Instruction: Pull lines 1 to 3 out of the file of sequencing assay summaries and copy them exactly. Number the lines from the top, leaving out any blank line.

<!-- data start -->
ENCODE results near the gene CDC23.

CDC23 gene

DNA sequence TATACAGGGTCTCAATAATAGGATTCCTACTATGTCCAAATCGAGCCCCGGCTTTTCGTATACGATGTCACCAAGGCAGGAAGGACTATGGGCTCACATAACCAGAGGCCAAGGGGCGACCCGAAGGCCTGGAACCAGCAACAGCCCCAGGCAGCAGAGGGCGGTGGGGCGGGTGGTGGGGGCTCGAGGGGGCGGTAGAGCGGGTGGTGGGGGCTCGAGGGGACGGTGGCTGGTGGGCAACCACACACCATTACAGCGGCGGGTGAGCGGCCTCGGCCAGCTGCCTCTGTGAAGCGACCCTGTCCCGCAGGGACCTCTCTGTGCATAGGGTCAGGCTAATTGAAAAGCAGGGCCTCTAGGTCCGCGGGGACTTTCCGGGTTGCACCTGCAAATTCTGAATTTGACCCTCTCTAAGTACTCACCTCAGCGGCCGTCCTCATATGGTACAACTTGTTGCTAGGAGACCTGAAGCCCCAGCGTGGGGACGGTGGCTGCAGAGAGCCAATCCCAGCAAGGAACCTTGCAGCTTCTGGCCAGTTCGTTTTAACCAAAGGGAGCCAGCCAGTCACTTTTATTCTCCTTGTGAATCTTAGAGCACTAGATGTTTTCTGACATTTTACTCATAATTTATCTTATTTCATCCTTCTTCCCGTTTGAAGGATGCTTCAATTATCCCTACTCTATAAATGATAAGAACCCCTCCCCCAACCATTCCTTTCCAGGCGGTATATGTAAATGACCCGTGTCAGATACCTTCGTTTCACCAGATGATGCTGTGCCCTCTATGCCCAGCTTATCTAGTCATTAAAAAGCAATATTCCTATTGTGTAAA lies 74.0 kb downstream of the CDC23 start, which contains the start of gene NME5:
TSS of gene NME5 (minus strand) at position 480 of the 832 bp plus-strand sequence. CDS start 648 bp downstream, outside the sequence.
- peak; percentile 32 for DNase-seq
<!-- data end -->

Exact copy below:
ENCODE results near the gene CDC23.

CDC23 gene

DNA sequence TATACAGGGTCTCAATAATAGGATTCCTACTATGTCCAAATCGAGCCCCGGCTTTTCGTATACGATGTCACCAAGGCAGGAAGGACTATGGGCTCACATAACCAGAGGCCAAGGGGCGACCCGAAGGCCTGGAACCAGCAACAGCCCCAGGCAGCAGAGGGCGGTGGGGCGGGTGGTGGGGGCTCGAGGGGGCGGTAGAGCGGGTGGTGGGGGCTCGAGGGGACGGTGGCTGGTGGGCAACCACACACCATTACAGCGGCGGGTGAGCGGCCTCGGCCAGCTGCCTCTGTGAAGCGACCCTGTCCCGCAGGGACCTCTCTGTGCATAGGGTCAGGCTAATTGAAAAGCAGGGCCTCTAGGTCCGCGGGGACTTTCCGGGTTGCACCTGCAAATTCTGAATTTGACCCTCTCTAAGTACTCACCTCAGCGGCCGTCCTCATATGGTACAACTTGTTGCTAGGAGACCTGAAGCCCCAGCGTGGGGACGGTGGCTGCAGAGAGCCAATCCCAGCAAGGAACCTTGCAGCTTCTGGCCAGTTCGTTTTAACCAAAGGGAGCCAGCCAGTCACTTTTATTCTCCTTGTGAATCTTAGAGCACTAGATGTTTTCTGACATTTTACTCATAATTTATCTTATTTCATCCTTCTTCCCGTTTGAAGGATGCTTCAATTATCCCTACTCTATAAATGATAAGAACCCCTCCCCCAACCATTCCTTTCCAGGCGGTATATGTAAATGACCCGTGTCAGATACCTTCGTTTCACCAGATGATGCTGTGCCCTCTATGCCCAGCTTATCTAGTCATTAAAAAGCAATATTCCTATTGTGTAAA lies 74.0 kb downstream of the CDC23 start, which contains the start of gene NME5: